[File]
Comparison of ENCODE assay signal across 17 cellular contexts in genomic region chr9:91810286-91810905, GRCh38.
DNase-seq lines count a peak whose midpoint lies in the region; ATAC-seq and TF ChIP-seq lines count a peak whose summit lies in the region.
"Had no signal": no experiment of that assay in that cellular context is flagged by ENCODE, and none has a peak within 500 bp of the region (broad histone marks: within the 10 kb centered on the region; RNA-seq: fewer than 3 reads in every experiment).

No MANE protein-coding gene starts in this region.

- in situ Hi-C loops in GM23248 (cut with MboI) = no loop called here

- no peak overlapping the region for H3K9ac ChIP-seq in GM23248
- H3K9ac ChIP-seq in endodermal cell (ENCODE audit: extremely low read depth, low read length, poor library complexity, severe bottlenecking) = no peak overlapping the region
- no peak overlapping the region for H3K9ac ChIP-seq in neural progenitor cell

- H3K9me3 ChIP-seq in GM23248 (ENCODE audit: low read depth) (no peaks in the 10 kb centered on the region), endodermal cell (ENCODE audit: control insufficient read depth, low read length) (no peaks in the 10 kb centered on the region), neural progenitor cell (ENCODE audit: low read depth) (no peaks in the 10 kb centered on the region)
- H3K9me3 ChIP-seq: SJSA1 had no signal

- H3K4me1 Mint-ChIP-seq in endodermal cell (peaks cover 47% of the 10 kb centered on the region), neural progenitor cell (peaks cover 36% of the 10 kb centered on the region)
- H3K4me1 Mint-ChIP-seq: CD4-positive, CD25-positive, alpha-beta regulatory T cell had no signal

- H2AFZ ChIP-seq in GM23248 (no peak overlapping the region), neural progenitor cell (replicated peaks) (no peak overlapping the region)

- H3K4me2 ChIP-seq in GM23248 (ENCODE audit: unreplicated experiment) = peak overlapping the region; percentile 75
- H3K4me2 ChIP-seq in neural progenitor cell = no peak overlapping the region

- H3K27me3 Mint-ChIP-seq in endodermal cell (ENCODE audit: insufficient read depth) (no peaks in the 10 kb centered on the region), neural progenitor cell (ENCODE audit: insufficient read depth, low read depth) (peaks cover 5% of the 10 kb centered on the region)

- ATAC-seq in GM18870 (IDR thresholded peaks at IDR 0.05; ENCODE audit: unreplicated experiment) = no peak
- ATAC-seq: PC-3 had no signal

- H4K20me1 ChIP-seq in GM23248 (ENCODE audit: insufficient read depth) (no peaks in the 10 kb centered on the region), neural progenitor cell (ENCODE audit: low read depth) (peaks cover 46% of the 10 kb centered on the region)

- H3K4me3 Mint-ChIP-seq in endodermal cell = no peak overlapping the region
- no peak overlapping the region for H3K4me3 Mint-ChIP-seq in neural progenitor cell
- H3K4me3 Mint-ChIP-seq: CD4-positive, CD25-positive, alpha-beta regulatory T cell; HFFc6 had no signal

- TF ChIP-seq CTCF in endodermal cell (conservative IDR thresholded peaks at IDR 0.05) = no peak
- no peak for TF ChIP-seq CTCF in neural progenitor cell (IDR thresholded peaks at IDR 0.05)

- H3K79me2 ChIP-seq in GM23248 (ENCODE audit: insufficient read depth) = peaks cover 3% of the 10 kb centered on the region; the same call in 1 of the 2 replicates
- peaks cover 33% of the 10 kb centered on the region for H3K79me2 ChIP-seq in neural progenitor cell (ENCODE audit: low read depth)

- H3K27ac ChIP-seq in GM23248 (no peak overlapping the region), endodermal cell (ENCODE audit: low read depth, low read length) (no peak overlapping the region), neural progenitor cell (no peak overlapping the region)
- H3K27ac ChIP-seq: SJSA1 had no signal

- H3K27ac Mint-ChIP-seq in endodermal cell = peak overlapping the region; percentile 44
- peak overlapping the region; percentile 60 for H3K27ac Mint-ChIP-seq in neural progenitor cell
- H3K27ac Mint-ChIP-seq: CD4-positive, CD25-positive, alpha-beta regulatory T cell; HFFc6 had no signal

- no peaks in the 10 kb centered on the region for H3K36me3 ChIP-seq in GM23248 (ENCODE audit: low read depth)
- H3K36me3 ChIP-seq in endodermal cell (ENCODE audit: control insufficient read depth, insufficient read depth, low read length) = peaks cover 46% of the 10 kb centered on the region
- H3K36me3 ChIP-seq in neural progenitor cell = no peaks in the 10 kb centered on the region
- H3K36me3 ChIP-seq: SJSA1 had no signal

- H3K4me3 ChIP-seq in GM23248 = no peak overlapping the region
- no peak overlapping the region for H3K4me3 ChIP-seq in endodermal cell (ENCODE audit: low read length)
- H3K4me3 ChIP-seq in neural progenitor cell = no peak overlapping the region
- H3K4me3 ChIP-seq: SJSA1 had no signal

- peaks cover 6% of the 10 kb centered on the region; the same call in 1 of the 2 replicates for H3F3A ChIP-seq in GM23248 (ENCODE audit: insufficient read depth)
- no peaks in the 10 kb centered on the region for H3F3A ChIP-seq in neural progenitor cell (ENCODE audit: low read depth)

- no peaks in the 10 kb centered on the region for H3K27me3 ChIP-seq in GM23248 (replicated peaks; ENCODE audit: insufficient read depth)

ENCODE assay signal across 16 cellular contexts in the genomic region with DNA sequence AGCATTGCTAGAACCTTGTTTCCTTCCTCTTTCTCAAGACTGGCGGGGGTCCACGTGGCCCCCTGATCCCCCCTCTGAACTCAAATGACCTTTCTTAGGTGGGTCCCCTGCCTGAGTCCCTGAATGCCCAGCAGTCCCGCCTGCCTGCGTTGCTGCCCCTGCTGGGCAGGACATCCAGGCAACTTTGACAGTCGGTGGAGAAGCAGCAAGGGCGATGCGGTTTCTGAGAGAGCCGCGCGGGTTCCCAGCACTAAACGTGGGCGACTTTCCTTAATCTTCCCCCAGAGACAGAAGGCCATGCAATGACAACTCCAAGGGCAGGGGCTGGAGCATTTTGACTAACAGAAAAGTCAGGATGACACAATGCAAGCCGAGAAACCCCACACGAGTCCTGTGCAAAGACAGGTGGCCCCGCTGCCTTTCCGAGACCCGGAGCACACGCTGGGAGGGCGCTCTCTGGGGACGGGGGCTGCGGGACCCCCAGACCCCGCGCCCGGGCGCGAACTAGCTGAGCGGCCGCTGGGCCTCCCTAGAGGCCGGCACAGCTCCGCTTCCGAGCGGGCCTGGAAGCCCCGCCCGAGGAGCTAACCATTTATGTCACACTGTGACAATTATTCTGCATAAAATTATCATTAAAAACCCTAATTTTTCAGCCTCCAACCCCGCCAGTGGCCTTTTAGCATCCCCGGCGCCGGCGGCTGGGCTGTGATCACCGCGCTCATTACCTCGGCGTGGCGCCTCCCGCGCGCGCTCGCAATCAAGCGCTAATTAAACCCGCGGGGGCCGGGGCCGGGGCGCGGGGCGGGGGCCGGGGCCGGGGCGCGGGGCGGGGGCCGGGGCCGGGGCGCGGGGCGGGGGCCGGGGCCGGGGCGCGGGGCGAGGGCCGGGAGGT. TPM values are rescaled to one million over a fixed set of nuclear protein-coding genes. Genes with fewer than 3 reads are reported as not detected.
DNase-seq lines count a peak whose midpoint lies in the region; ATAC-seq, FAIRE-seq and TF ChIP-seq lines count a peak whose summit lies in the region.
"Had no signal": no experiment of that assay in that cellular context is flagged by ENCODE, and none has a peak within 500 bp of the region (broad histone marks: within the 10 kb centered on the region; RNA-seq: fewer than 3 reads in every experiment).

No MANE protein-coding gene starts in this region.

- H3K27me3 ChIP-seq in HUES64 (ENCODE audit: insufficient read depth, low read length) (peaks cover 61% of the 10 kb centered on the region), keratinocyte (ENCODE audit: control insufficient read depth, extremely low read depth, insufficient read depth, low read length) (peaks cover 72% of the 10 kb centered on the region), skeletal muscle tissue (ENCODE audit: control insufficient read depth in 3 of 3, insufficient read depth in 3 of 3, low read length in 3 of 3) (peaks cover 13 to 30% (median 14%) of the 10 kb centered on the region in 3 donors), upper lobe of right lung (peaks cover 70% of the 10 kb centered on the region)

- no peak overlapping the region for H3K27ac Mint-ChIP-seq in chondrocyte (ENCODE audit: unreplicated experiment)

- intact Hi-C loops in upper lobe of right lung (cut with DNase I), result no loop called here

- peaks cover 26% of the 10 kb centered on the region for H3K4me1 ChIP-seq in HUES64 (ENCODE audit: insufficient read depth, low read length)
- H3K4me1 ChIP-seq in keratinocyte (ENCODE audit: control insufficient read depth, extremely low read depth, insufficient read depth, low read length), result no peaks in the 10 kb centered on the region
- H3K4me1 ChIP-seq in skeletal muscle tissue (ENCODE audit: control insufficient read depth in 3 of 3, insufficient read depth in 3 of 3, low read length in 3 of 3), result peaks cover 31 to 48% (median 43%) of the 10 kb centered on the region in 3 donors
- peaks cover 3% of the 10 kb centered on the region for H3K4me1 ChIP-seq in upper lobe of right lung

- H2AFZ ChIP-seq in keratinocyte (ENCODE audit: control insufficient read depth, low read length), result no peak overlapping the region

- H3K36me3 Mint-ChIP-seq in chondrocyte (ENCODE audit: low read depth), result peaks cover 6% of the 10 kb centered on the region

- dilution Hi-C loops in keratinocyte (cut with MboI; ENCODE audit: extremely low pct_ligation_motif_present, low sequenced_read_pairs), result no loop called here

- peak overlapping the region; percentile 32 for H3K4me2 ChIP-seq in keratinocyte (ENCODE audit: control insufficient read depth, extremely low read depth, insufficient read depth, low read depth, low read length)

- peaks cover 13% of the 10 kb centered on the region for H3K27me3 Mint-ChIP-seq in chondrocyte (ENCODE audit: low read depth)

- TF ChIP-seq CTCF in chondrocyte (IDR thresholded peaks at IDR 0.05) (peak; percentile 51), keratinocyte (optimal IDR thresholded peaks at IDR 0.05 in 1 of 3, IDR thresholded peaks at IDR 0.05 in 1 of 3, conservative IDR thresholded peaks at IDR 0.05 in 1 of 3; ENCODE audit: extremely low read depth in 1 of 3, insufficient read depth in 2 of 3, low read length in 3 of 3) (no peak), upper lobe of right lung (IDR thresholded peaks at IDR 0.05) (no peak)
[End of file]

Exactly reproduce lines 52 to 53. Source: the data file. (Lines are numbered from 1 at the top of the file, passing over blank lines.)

- H3K4me1 ChIP-seq in skeletal muscle tissue (ENCODE audit: control insufficient read depth in 3 of 3, insufficient read depth in 3 of 3, low read length in 3 of 3), result peaks cover 31 to 48% (median 43%) of the 10 kb centered on the region in 3 donors
- peaks cover 3% of the 10 kb centered on the region for H3K4me1 ChIP-seq in upper lobe of right lung